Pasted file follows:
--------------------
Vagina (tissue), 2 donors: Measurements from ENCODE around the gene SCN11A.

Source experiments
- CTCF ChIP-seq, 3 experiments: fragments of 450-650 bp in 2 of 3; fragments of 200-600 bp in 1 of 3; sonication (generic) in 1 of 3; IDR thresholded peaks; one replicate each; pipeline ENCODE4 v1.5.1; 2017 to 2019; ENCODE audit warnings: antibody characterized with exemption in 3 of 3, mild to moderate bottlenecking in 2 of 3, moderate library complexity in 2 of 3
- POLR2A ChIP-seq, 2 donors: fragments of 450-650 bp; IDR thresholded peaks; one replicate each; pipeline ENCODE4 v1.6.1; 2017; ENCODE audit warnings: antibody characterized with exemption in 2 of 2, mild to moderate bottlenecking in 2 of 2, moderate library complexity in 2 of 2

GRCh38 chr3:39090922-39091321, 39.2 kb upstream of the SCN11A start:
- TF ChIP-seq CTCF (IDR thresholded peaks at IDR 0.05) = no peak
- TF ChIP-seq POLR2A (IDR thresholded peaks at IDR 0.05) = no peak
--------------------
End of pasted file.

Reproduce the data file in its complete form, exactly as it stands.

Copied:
Vagina (tissue), 2 donors: Measurements from ENCODE around the gene SCN11A.

Source experiments
- CTCF ChIP-seq, 3 experiments: fragments of 450-650 bp in 2 of 3; fragments of 200-600 bp in 1 of 3; sonication (generic) in 1 of 3; IDR thresholded peaks; one replicate each; pipeline ENCODE4 v1.5.1; 2017 to 2019; ENCODE audit warnings: antibody characterized with exemption in 3 of 3, mild to moderate bottlenecking in 2 of 3, moderate library complexity in 2 of 3
- POLR2A ChIP-seq, 2 donors: fragments of 450-650 bp; IDR thresholded peaks; one replicate each; pipeline ENCODE4 v1.6.1; 2017; ENCODE audit warnings: antibody characterized with exemption in 2 of 2, mild to moderate bottlenecking in 2 of 2, moderate library complexity in 2 of 2

GRCh38 chr3:39090922-39091321, 39.2 kb upstream of the SCN11A start:
- TF ChIP-seq CTCF (IDR thresholded peaks at IDR 0.05) = no peak
- TF ChIP-seq POLR2A (IDR thresholded peaks at IDR 0.05) = no peak